As an artist, if I were to have a “mission statement”, it is to bring an awareness of eros, of love and beauty, feeling and intuition, mystery and passion back into our overly masculine perception of the world.
Empowering the feminine.
Two weeks ago I quoted from a poem by M.C. Richards – “Aphrodite lifts her foaming mouth to the beach and steps from her shell” — and went on to describe how the symbolic meaning of the sea shell, as found in most paintings of the birth of the Greek Aphrodite or Roman Venus, is that it represents the vulva; the external organ of generation in the female.
Richards also uses the word “foaming”. And this comes from the etymology of Aphrodite herself which means “rising foam”. (In Greek, sea foam is called ‘aphros.’) The below painting by Ingres shows Aphrodite surrounded by sea foam.
Most interesting, however, is that the story of her birth all started when Cronus, the youngest son of the Earth goddess Gaia, castrated his father Uranus with a sickle and tossed the genitals into the ocean (or, we could say, back into the feminine waters of Gaia). The sea foam that resulted from this potent mix of male and female energies gave rise to Aphrodite, the goddess of fertility, love and beauty.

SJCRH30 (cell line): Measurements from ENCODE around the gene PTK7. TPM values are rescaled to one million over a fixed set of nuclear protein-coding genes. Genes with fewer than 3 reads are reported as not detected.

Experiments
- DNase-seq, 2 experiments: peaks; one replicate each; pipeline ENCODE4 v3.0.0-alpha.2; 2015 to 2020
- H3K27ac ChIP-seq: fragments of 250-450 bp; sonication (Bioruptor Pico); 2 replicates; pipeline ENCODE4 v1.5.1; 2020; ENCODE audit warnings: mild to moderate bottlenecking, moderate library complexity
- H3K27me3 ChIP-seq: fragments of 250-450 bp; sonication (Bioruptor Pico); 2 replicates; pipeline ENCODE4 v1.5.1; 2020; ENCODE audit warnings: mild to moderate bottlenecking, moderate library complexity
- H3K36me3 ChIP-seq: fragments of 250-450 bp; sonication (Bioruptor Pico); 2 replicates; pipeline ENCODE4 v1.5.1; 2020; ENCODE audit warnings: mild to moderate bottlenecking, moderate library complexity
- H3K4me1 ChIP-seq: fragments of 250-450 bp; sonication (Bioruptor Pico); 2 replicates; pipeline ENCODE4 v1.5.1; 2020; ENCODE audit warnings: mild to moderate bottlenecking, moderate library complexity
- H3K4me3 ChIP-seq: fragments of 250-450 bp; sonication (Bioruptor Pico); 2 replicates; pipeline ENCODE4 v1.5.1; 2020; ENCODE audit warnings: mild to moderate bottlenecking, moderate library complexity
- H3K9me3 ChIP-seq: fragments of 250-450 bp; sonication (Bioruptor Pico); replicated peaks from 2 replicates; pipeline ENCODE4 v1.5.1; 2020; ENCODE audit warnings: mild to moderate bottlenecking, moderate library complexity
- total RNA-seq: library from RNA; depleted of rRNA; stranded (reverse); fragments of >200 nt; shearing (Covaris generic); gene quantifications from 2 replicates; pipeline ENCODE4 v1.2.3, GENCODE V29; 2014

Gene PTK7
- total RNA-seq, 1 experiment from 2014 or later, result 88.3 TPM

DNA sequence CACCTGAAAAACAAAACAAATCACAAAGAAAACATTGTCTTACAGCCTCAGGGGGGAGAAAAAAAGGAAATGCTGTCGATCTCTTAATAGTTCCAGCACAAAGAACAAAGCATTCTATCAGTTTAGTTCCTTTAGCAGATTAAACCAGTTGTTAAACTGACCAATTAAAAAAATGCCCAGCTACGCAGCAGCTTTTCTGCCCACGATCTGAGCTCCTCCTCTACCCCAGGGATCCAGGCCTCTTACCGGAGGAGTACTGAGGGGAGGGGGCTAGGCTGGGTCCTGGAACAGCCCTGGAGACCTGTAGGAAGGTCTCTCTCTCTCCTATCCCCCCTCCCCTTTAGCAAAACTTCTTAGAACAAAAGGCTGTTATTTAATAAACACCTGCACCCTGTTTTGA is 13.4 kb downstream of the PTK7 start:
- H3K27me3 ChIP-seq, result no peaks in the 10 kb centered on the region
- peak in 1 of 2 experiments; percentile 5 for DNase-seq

All the above is by way of introducing the reader to the finished sculpture I first wrote about in my blog entry of November 29 when it was first being carved.
Four and a half months later, ‘Ovum d’Aphrodite’ is finished.
The finished piece is about the size that the fully mature Aphrodite would have stepped from. But this sculpture nestles Aphrodite — as a fertilized egg – into a stylized womb that itself is nestled into a scallop shell.
Within the inner sanctum of the vulva, the egg of the soon to be born Aphrodite is placed into a chalice that is comprised of two crescent shaped moons/boats that join to create the pointed oval vesica piscis that is often painted as an aureole around the Virgin Mary’s head.
Seen from behind, the sculpture’s labia exude a more visceral, muscled quality.
Seen from the front, the stylized labia can take on the appearance of a fur coat surrounding a neck or head. The question has to then be asked: Are the full lapel collars used in fashion an unconscious representation of the vulva?
Can we start to speak more honestly about the presence of the feminine, hidden or otherwise, in our world?
I guess I just want to say that these old stories, although much forgotten, are still a part of us. They need to be re-membered, made alive once again through the artist’s eyes, hands and heart and given a new life; a new birth, so to speak.
And before any reader starts thinking that I’m just a wimpy SNAG (sensitive new age guy), think again. Aphrodite’s immense, overpowering beauty and her ability to love with deep passion was the result of the union of the masculine (sky god Uranus) and the feminine (earth goddess Gaia).
In nature as in most things, it takes two to tangle/tango.